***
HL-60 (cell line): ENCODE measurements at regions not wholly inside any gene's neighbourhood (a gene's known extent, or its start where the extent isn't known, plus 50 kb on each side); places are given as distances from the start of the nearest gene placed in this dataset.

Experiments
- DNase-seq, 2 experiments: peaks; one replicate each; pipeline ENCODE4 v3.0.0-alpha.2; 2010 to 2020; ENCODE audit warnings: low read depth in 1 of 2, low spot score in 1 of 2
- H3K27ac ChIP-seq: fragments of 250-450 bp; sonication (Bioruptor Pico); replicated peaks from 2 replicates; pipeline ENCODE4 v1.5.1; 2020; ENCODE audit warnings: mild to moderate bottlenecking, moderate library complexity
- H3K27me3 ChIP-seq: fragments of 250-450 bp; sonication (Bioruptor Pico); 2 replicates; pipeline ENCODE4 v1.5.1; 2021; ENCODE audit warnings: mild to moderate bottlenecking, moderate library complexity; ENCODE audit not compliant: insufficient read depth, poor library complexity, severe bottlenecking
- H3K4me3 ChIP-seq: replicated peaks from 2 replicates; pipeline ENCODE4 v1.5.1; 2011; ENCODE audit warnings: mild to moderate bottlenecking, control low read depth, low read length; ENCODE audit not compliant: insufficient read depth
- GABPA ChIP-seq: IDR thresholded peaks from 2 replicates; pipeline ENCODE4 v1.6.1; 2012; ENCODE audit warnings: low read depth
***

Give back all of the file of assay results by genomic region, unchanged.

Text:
HL-60 (cell line): ENCODE measurements at regions not wholly inside any gene's neighbourhood (a gene's known extent, or its start where the extent isn't known, plus 50 kb on each side); places are given as distances from the start of the nearest gene placed in this dataset.

Experiments
- DNase-seq, 2 experiments: peaks; one replicate each; pipeline ENCODE4 v3.0.0-alpha.2; 2010 to 2020; ENCODE audit warnings: low read depth in 1 of 2, low spot score in 1 of 2
- H3K27ac ChIP-seq: fragments of 250-450 bp; sonication (Bioruptor Pico); replicated peaks from 2 replicates; pipeline ENCODE4 v1.5.1; 2020; ENCODE audit warnings: mild to moderate bottlenecking, moderate library complexity
- H3K27me3 ChIP-seq: fragments of 250-450 bp; sonication (Bioruptor Pico); 2 replicates; pipeline ENCODE4 v1.5.1; 2021; ENCODE audit warnings: mild to moderate bottlenecking, moderate library complexity; ENCODE audit not compliant: insufficient read depth, poor library complexity, severe bottlenecking
- H3K4me3 ChIP-seq: replicated peaks from 2 replicates; pipeline ENCODE4 v1.5.1; 2011; ENCODE audit warnings: mild to moderate bottlenecking, control low read depth, low read length; ENCODE audit not compliant: insufficient read depth
- GABPA ChIP-seq: IDR thresholded peaks from 2 replicates; pipeline ENCODE4 v1.6.1; 2012; ENCODE audit warnings: low read depth